Here in my corner of the Peninsula we've come to know who's who and what's been around and a part of the local community for years and decades and generations. I'm fortunate to have a multitude of places and farms and tables with the small canopy over them, some staffed with a familiar face and others with just a cash box to leave the money. This is nothing new for me to seek out the locals since the concept of spending nearby and with independent business owners is strongly a part of who I am, but I do love interactions with people when I can see exactly what I'm dealing with. Warm and fuzzy feelings perhaps? Maybe. But seeing a kid selling what THEIR family farm has produced, sometimes with a parent or grandparent hovering in the background, I don't know.....it sort of just make me celebrate a little bit inside knowing that I'm speaking with people who ARE indeed, the heart and soul of their piece of land. And it's not just about business; one of the families down the street from us are fourth generation volunteer fire company members; the relatives of another farm have always been involved in their town, local church and community.
Of course I can't come out and SAY that because 1, nothing labels you as a nut by acting all gaa-gaa and silly over "meeting a real farmer" and 2, because I don't want to insult anyone or make them feel weird. But at the same time I do really care and I appreciate the opportunity to purchase from that "real farm". Not everyone gets that but to those of us who grew up without roots, fractured families, and lack of ties to something tangible, sometimes being able to identify what is truly a part and product of the community? To me that is a golden experience - being able to thank someone for telling me what's going to be available next week - for them taking the time to answer a question - or explain how to cook squash (since my culinary skills are somewhat questionable). The few opportunities when one of these "real farmers" walked over to talk a little bit or share some information about the animals I was admiring - those moments not only reinforced who they are but gave me that tiny bit of connection that matters. It tells me they are real and genuine, that they have a stake in what they are doing for a living and are a part of the land that they love, that I don't have to question if I found "the real deal". It's what makes me go out of my way and skip over some products at the grocery story for the chance to instead drive down a back country road and make another stop. Maybe it's feeling as if where I spend and what I choose does actually matter? Because for a transplant who's never know something so permanent - who can only imagine what it's like to have this rich history and such generational ties to the area - moments like these are experiences worth savoring.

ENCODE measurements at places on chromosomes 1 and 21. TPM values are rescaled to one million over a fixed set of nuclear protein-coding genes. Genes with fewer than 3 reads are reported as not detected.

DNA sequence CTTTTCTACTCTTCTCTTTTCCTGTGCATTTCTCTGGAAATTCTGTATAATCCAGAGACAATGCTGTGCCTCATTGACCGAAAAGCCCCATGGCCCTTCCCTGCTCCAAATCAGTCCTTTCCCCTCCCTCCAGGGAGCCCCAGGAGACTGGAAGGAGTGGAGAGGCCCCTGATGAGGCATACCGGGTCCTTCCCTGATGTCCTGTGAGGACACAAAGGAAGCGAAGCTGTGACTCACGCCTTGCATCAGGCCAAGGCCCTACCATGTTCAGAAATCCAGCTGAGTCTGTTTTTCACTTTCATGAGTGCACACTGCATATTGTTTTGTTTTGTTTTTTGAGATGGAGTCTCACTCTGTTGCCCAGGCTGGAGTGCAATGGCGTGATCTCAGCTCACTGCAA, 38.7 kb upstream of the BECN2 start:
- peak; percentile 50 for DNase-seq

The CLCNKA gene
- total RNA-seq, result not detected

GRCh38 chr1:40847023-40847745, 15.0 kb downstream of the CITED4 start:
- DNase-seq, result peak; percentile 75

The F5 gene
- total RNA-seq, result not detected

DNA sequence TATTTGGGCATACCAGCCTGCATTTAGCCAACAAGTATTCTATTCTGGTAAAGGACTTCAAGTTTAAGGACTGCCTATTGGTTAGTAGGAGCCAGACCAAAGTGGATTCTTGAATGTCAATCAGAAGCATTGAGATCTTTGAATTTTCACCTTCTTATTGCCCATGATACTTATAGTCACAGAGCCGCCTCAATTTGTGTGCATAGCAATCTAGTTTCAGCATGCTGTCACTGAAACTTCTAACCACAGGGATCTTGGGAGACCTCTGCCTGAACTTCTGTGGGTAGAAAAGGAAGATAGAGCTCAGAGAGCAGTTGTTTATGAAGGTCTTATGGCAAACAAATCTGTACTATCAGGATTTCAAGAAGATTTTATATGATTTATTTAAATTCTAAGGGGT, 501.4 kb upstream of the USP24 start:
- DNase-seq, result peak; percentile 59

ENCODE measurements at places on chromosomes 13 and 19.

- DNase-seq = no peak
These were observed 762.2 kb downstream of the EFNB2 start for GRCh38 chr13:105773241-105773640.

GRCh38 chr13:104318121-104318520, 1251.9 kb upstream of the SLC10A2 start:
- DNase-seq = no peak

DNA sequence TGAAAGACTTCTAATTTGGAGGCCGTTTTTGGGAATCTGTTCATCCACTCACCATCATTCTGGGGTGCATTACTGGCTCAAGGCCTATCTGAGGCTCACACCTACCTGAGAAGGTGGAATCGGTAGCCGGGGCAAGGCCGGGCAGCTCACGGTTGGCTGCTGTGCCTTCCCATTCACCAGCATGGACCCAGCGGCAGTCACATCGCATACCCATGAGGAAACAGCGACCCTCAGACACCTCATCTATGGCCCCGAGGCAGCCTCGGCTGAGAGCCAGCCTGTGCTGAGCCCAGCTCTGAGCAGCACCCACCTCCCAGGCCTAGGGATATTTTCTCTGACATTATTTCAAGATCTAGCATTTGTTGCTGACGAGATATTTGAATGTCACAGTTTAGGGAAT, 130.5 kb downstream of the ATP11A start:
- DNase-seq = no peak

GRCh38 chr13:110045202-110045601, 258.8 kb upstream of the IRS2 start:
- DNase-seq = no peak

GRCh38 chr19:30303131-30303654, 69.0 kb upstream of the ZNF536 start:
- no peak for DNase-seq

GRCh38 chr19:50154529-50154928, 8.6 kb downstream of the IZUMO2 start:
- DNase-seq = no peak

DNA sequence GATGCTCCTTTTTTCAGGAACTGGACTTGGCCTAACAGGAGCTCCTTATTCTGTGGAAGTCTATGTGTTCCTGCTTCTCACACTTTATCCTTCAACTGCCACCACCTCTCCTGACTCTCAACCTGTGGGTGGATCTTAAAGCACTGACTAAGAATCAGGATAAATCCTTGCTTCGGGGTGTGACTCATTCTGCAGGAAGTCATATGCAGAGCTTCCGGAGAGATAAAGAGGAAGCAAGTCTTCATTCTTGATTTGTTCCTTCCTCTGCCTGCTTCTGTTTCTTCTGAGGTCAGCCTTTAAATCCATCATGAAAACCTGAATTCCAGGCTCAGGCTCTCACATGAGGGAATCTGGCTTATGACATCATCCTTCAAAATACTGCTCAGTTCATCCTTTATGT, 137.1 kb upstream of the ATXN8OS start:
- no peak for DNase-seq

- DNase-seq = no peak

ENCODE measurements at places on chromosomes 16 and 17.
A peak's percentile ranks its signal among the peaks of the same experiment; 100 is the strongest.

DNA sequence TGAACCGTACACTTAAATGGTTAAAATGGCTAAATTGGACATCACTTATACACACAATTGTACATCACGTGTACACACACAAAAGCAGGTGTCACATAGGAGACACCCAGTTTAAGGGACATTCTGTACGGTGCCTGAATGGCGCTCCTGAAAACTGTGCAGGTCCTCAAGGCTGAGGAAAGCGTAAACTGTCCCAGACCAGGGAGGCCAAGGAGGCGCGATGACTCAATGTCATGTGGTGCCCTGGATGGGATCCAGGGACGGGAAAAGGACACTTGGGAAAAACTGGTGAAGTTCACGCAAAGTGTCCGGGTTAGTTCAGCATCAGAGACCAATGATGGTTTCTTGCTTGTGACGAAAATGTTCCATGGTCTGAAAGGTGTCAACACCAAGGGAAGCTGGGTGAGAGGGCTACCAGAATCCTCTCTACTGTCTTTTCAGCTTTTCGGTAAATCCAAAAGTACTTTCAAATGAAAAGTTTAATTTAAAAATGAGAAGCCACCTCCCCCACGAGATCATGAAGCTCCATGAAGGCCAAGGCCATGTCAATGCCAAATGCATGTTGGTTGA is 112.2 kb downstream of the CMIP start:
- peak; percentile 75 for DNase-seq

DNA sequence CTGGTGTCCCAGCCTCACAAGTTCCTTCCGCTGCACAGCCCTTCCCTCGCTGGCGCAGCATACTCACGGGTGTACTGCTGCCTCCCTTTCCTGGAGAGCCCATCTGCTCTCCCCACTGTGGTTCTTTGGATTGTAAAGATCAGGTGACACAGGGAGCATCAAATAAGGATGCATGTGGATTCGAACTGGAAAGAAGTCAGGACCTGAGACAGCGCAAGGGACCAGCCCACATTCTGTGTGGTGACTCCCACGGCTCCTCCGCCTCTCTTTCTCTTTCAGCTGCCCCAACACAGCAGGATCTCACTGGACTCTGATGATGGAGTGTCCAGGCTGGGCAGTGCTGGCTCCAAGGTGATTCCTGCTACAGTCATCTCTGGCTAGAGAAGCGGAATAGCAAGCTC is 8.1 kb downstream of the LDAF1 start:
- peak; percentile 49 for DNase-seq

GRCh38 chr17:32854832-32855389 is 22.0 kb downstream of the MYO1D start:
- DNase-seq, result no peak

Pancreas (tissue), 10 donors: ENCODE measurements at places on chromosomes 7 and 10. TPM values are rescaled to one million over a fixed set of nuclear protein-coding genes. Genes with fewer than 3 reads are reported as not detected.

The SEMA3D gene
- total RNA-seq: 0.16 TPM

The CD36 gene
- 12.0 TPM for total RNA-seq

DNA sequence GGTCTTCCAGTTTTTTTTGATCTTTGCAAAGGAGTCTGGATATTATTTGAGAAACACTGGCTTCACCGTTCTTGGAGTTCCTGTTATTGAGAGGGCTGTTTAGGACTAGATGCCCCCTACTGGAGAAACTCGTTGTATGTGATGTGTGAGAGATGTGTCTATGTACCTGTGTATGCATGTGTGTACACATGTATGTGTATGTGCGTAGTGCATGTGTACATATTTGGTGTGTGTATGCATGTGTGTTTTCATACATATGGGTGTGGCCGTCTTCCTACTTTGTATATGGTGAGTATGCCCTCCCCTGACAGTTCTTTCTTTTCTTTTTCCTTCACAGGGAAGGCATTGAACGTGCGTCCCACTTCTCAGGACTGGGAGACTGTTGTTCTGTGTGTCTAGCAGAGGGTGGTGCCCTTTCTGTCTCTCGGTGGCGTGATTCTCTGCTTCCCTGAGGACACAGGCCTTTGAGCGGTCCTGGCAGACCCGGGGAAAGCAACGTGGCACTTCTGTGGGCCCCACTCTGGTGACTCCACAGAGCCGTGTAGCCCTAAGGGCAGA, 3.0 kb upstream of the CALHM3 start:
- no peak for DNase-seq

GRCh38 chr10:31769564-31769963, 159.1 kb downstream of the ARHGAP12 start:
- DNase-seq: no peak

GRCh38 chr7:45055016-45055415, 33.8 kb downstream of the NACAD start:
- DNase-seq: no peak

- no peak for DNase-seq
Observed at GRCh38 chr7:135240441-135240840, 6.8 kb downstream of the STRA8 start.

Here are some graphics and images to save and share. Just right-click to open any of them in a new window for a larger version. I hope you also "get" that love of local that I find within my corner of the world and thanks for reading.